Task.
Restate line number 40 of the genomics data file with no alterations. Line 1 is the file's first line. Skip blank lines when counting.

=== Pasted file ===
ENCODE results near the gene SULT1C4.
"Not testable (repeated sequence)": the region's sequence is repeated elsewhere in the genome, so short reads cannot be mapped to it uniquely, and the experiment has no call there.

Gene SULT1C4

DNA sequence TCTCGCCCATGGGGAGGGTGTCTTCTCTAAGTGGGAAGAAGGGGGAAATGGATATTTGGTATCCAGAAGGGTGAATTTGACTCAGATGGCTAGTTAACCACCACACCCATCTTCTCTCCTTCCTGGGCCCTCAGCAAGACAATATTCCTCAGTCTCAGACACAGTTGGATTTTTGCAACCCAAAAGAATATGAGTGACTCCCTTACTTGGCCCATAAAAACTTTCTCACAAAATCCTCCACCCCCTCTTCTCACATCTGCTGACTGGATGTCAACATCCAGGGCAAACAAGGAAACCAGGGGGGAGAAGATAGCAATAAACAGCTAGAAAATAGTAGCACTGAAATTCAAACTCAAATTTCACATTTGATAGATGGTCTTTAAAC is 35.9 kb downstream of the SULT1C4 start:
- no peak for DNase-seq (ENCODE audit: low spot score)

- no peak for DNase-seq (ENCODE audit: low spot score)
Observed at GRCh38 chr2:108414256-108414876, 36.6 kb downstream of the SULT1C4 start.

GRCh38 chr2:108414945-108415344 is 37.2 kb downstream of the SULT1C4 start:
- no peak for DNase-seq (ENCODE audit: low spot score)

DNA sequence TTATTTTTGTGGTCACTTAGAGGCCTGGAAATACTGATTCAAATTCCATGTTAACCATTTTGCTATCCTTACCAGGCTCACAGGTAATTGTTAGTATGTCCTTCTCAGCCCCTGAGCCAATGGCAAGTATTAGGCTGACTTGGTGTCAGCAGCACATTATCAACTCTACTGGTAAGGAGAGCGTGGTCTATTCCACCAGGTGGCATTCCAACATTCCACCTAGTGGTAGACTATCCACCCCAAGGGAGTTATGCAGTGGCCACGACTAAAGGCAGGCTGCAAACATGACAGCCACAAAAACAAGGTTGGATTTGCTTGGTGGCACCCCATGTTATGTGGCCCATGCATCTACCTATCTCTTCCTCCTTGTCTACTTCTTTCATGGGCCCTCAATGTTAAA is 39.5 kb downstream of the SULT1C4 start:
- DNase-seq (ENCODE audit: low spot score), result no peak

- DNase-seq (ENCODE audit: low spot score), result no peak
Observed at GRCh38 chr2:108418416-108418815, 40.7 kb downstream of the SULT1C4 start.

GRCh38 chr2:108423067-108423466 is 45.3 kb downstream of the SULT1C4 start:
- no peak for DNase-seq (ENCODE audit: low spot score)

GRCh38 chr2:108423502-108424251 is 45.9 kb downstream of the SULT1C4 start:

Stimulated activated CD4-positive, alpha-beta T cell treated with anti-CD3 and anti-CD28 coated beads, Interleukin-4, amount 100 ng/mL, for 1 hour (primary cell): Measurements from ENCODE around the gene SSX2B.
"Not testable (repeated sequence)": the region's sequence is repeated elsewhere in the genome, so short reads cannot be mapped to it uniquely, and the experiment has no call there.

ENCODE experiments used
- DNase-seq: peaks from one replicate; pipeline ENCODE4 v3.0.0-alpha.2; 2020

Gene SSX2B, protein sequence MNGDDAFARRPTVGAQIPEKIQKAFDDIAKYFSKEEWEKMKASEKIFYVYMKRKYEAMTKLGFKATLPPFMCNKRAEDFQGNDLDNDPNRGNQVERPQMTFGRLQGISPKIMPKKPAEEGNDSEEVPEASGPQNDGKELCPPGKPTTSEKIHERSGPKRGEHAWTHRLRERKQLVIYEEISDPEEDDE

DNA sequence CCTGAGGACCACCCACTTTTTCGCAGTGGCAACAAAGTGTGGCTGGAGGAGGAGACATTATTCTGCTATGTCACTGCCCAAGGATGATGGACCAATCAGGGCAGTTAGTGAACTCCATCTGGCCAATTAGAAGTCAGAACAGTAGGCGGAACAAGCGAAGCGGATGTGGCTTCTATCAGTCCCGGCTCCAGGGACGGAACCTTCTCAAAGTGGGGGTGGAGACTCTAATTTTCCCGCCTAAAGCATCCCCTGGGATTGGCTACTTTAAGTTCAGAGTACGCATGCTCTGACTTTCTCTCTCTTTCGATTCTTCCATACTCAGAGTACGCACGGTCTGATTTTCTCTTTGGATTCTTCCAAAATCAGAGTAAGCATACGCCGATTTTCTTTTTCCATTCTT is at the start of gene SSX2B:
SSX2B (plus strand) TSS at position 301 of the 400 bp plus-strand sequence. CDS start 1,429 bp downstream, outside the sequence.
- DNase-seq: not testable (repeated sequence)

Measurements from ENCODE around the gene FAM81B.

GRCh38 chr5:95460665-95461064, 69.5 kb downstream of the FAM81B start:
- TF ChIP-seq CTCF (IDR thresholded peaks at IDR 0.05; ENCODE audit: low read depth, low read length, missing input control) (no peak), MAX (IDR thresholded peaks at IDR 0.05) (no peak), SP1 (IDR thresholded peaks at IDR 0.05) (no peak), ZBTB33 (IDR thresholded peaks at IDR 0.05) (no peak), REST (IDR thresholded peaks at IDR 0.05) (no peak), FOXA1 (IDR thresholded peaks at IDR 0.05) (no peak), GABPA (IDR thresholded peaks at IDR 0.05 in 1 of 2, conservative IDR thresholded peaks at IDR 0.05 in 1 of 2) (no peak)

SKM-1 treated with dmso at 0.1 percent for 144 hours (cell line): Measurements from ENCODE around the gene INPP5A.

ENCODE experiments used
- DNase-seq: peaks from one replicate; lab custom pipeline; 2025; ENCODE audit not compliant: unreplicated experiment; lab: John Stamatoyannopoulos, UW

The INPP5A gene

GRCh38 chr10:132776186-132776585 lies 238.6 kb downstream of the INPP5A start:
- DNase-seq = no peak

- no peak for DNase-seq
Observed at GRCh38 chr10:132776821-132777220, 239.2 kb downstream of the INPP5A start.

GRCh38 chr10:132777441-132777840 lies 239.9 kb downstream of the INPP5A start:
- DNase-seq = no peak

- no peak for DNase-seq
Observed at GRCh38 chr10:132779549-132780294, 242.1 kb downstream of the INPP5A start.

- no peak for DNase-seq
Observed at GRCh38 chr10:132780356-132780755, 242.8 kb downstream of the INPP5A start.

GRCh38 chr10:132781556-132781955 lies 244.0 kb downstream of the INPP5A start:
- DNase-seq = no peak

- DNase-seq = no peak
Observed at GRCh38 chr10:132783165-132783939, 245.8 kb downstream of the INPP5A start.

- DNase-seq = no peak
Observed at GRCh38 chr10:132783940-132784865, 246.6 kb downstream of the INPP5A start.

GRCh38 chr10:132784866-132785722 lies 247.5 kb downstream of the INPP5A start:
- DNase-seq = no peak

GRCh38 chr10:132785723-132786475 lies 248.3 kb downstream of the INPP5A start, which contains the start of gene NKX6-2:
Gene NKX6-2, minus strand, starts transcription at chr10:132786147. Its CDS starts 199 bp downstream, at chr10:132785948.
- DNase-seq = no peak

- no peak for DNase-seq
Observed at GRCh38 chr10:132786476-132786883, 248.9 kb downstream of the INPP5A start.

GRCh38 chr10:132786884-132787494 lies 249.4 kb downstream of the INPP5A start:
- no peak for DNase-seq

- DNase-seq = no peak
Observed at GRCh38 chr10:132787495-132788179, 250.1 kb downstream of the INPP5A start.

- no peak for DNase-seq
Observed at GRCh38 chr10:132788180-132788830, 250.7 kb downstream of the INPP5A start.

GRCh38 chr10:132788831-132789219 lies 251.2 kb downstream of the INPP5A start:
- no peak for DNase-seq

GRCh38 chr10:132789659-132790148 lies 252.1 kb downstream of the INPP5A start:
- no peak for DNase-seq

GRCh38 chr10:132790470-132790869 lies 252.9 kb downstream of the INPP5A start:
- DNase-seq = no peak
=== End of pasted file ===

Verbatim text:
- no peak for DNase-seq